You are the owner of this article.
You have permission to edit this article.

Cleveland County judge denies Unite Norman attempt to oppose Norman mask mandate

  • Updated
  • 0
  • 1 min to read
Norman City Hall

The Norman City Council listens to public comments during the special session June 16, 2020.

A Cleveland County District Court judge denied a request to halt the city’s most recent expansion of its mask mandate Tuesday, according to the Norman Transcript.

The Transcript reported the request was filed by Unite Norman co-founder Sassan Moghadam, who sought a temporary restraining order against the mandate which requires masks in private homes under certain conditions.

The mandate was expanded by the Norman City Council to include private gatherings of 25 or more people during the council’s Sept. 22 meeting — however, Norman Police Department Deputy Chief Ricky Jackson said NPD would not enforce the mandate inside private residences unless a party was reported under Norman’s nuisance party ordinance.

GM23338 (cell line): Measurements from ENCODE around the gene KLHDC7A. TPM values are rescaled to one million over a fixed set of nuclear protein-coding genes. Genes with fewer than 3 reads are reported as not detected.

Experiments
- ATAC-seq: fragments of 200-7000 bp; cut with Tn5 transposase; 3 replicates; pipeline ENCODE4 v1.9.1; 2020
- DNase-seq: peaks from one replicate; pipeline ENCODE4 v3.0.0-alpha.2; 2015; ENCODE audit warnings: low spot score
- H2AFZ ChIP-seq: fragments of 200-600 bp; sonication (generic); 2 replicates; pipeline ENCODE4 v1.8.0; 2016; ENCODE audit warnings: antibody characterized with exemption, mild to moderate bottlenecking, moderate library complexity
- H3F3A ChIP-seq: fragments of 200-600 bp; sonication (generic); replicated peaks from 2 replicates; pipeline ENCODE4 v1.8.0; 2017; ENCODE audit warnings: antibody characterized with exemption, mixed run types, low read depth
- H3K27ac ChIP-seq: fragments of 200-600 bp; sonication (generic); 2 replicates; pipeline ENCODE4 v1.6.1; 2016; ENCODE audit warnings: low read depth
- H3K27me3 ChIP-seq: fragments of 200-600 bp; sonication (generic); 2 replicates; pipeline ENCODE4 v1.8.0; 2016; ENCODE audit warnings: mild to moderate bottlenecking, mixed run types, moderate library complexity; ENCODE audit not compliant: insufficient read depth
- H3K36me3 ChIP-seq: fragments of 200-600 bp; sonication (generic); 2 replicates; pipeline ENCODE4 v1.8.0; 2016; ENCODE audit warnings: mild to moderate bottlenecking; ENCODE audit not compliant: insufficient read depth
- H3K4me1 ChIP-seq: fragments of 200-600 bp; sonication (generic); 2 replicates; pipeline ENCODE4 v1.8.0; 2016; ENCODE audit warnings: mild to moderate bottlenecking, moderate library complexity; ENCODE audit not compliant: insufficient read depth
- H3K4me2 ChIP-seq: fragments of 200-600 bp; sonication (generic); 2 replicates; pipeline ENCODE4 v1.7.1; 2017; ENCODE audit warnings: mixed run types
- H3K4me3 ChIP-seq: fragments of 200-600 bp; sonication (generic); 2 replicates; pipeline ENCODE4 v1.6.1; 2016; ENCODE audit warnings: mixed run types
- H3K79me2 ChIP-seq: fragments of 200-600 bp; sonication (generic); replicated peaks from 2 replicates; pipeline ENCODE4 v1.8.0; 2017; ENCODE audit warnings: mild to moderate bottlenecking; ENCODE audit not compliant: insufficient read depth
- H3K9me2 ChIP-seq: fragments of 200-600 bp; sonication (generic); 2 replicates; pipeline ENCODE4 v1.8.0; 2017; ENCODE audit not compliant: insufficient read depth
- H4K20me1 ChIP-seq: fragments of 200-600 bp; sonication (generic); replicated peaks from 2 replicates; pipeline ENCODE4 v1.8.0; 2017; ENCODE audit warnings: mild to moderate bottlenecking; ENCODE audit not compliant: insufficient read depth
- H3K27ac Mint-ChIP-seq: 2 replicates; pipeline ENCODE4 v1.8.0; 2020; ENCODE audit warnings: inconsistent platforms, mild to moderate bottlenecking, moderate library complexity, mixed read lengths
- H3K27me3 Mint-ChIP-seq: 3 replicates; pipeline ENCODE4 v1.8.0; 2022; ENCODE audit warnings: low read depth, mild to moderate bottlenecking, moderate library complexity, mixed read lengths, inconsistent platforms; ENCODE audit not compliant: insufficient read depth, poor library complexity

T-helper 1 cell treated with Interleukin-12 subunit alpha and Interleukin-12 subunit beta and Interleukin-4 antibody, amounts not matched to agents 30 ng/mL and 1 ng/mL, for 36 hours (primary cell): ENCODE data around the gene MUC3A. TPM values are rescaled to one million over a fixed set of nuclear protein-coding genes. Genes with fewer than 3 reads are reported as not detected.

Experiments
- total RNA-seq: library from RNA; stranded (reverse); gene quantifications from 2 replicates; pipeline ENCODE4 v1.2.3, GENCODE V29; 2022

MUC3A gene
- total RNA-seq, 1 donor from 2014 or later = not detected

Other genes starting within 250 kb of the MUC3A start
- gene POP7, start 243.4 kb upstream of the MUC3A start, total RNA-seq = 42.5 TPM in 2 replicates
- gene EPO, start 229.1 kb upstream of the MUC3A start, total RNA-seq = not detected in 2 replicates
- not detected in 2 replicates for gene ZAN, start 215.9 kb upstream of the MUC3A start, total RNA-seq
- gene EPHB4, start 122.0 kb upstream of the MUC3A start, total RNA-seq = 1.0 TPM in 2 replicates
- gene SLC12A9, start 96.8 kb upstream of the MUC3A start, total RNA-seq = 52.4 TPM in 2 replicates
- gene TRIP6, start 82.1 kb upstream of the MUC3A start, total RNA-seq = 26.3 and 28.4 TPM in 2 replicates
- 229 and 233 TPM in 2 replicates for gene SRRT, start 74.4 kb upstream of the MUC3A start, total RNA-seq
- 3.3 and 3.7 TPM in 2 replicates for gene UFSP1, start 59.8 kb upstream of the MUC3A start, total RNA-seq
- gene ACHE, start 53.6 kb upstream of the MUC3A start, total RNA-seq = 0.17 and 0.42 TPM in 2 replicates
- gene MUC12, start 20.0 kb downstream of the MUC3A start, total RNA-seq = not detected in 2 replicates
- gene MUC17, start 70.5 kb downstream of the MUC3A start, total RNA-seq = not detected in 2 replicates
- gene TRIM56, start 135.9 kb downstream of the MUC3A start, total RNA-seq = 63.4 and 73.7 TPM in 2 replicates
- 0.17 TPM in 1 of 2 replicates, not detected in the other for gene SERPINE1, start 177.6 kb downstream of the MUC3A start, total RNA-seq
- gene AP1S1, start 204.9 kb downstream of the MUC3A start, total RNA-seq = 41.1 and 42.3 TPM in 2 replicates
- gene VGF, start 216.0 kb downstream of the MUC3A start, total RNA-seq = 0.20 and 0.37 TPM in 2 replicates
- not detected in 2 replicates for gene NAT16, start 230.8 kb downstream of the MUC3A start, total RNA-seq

The Transcript also reported that Moghadam’s attorney, Andrew Garrett, said the changes infringed upon Moghadam’s private property rights.

I think my client is going to have political fundraisers, social cause fundraisers and other things like that that he can’t do without violating the ordinance,” Garrett said in the Norman Transcript article. “My client abides by the law. He’s not one to just break the law and if he were to break the ordinance ... you’d have this constant threat over your shoulder.”

Following the failure of four out of the five petitions Unite Norman filed to recall several Norman city councilors and Mayor Breea Clark, Moghadam also sued to challenge the method used to count signatures on the recall petition targeting Clark.

Christian Hans is a journalism junior at OU and news reporter for The Daily.

Support independent journalism serving OU

Do you appreciate the work we do as the only independent media outlet dedicated to serving OU students, faculty, staff and alumni on campus and around the world for more than 100 years?

Then consider helping fund our endeavors. Around the world, communities are grappling with what journalism is worth and how to fund the civic good that robust news organizations can generate. We believe The OU Daily and Crimson Quarterly magazine provide real value to this community both now by covering OU, and tomorrow by helping launch the careers of media professionals.

If you’re able, please SUPPORT US TODAY FOR AS LITTLE AS $1. You can make a one-time donation or a recurring pledge.

Load comments